blog When the Commmonwealth Bank of Australia first launched its ‘Kaching mobile, social and NFC payments system in October 2011, the service had plenty of naysayers. Some said Australians weren’t ready for mobile payments, some said that social networks such as Facebook weren’t good platforms to integrate banks with, while others mocked the bulky case which added NFC capabilities to the iPhone. Boy, how all those people must be grimacing now as they’re forced to eat their words. The bank revealed yesterday (see this article from ZDNet for the details) that a collossal amount of transactions had passed through Kaching since its inception:
“Its Kaching app/iPhone case/Facebook application has seen more than 1 million downloads across the Android and iOS platforms on which it is offered, and has handled over AU$9 billion in transactions.”
To my mind, what Kaching represents is the perfect example of what happens when technologists inside a business can achieve a wider mandate to drive business change through the use of technology. With the success of Kaching, CommBank chief information officer Michael Harte has not just supported CommBank’s business activities — he’s opened up a massive new line of business activity, and associated revenues and profits, in a way which IT managers and chief information officers normally aren’t able to. It’s also remarkable that a business as old as CommBank, and one generally considered to be slow-moving, has been able to generate such successful innovation.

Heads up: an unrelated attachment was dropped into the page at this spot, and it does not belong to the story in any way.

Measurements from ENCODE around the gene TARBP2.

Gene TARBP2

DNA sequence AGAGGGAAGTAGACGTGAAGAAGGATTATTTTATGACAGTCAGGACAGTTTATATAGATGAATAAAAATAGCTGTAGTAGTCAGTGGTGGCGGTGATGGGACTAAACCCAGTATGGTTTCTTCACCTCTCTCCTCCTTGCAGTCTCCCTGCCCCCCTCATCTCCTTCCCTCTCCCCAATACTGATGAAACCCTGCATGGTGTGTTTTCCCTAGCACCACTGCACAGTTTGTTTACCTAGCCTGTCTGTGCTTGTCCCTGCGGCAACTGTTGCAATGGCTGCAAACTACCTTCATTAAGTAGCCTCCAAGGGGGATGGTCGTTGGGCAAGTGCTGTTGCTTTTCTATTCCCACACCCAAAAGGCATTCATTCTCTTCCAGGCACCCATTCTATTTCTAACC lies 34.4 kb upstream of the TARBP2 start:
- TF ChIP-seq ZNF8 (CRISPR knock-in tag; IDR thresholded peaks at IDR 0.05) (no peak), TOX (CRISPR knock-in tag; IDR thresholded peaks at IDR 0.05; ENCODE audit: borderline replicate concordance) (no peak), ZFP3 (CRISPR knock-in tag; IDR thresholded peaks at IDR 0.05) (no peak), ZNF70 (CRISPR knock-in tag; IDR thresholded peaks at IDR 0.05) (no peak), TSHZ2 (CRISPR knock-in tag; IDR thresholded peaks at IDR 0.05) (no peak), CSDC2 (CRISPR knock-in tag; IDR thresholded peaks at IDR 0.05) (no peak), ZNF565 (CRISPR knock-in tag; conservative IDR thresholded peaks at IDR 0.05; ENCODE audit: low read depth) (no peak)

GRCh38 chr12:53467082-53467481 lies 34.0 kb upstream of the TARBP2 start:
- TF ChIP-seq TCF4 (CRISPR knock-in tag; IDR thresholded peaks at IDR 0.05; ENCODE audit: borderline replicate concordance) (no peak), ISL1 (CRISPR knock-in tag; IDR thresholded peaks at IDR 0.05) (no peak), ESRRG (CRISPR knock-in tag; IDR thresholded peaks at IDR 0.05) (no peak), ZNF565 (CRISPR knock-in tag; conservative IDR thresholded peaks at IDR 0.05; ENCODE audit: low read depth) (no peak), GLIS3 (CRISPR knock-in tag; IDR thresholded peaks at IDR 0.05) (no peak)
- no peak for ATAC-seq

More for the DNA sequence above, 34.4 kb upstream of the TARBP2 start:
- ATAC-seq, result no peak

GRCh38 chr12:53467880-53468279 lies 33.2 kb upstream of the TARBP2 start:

If I was a technologist at Australia’s other banks, to say nothing of other financial institutions such as insurance firms (including medical insurance firms), superannuation companies and brokerages, I would be looking at CommBank’s success here very, very carefully. There are also lessons to be learnt for telcos, retailers, government departments and others. Suddenly, with the multi-billion-dollar success of Kaching, we’re not talking about pocket change. We’re talking about a massive new business worth $9 billion in revenue to the bank. Anyone who can replicate that success in innovating in transactions for mobile apps, even to the smallest degree, will probably find themselves on top of a very successful little venture indeed.
Kaching’s success also speaks very strongly to the idea that Australians are very rapid and early adopters of technology — when it’s the right technology. There really aren’t many examples internationally of mobile transaction businesses taking off. And, as I mentioned, there were plenty of naysayers for Kaching. But this CommBank example proves that when Australians see a good thing in technology, they grab on to it immediately. One does wonder what potential there is for the Commonwealth Bank to launch its model internationally. Because one thing we can say for sure now, is that mobile transactions in Australia, as a trend, is now more than an experiment. It’s real, massively real, and it’s here to stay. We may soon be able to get rid of those credit cards in our wallets after all.
Image credit: Commonwealth Bank of Australia